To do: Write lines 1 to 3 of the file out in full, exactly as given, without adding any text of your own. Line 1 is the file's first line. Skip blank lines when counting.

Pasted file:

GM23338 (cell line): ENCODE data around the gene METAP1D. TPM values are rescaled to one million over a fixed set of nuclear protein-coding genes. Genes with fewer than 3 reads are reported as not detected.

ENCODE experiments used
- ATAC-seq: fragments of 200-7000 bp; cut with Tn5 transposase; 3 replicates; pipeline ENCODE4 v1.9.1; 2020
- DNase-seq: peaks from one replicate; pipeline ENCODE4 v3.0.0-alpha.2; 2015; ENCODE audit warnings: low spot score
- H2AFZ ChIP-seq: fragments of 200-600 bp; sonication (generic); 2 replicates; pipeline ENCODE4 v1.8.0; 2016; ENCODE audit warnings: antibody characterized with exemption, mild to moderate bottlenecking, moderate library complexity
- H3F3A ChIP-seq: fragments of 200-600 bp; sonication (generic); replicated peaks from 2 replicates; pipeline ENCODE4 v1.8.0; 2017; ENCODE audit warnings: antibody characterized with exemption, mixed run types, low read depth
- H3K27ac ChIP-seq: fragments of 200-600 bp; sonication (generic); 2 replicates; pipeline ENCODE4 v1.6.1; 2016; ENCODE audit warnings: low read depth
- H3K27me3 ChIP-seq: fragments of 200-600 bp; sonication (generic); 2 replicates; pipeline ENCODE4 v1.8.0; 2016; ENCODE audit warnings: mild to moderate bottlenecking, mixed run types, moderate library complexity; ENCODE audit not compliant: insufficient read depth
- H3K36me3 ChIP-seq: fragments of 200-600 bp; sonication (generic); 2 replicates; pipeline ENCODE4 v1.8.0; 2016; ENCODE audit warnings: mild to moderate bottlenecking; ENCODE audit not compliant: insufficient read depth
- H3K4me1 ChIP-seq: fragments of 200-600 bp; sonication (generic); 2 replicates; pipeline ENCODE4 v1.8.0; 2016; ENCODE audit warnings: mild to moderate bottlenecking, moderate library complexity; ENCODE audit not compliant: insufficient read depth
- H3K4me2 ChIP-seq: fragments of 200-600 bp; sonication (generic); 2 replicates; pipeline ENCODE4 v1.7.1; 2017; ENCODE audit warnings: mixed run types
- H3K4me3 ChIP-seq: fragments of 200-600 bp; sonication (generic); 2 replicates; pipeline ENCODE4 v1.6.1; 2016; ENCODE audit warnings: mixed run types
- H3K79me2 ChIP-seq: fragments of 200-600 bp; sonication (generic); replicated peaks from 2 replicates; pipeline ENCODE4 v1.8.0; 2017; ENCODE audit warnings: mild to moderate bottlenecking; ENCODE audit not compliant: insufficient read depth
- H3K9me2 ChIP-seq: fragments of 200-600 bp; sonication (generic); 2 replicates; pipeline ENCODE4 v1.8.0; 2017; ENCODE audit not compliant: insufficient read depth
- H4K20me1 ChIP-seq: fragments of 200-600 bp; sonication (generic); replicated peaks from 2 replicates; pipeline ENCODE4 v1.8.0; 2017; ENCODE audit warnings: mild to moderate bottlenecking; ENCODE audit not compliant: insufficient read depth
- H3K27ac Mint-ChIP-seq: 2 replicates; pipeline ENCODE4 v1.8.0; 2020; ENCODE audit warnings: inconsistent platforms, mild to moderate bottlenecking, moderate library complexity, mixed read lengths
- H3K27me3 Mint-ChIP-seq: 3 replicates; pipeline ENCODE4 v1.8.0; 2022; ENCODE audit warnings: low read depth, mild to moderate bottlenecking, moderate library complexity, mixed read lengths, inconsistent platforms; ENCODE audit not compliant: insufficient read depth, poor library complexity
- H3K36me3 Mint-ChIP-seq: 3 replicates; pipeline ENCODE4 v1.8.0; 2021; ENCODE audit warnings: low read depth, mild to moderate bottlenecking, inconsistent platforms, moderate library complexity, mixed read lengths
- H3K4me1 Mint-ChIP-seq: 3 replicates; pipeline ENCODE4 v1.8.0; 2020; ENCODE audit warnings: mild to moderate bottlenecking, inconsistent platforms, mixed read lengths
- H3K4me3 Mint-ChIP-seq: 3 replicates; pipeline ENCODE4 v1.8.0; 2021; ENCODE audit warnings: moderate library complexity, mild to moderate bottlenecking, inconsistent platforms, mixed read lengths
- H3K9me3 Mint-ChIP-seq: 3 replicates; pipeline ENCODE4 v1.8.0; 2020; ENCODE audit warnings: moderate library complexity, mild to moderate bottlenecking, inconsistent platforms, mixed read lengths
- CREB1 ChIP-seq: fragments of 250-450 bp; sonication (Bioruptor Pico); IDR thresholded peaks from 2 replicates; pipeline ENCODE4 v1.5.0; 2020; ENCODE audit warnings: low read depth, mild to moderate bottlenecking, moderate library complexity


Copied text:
GM23338 (cell line): ENCODE data around the gene METAP1D. TPM values are rescaled to one million over a fixed set of nuclear protein-coding genes. Genes with fewer than 3 reads are reported as not detected.

ENCODE experiments used
- ATAC-seq: fragments of 200-7000 bp; cut with Tn5 transposase; 3 replicates; pipeline ENCODE4 v1.9.1; 2020